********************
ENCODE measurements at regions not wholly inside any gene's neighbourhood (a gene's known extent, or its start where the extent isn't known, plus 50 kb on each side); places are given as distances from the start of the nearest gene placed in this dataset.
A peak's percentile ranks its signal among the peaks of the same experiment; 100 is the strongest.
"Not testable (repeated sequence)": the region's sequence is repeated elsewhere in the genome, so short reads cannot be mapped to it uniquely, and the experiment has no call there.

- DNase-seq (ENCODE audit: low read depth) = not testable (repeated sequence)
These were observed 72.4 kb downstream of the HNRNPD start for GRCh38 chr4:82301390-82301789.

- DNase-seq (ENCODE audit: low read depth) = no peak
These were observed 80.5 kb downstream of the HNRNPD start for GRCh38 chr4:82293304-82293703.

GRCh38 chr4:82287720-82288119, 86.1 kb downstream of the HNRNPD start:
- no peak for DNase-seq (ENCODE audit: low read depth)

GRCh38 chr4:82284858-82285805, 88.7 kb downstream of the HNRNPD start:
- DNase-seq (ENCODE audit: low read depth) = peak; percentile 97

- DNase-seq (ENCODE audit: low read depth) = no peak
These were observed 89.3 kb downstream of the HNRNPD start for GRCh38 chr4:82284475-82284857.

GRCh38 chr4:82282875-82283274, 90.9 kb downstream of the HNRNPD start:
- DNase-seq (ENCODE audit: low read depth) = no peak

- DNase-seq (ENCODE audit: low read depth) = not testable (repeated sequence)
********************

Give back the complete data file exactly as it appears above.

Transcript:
ENCODE measurements at regions not wholly inside any gene's neighbourhood (a gene's known extent, or its start where the extent isn't known, plus 50 kb on each side); places are given as distances from the start of the nearest gene placed in this dataset.
A peak's percentile ranks its signal among the peaks of the same experiment; 100 is the strongest.
"Not testable (repeated sequence)": the region's sequence is repeated elsewhere in the genome, so short reads cannot be mapped to it uniquely, and the experiment has no call there.

- DNase-seq (ENCODE audit: low read depth) = not testable (repeated sequence)
These were observed 72.4 kb downstream of the HNRNPD start for GRCh38 chr4:82301390-82301789.

- DNase-seq (ENCODE audit: low read depth) = no peak
These were observed 80.5 kb downstream of the HNRNPD start for GRCh38 chr4:82293304-82293703.

GRCh38 chr4:82287720-82288119, 86.1 kb downstream of the HNRNPD start:
- no peak for DNase-seq (ENCODE audit: low read depth)

GRCh38 chr4:82284858-82285805, 88.7 kb downstream of the HNRNPD start:
- DNase-seq (ENCODE audit: low read depth) = peak; percentile 97

- DNase-seq (ENCODE audit: low read depth) = no peak
These were observed 89.3 kb downstream of the HNRNPD start for GRCh38 chr4:82284475-82284857.

GRCh38 chr4:82282875-82283274, 90.9 kb downstream of the HNRNPD start:
- DNase-seq (ENCODE audit: low read depth) = no peak

- DNase-seq (ENCODE audit: low read depth) = not testable (repeated sequence)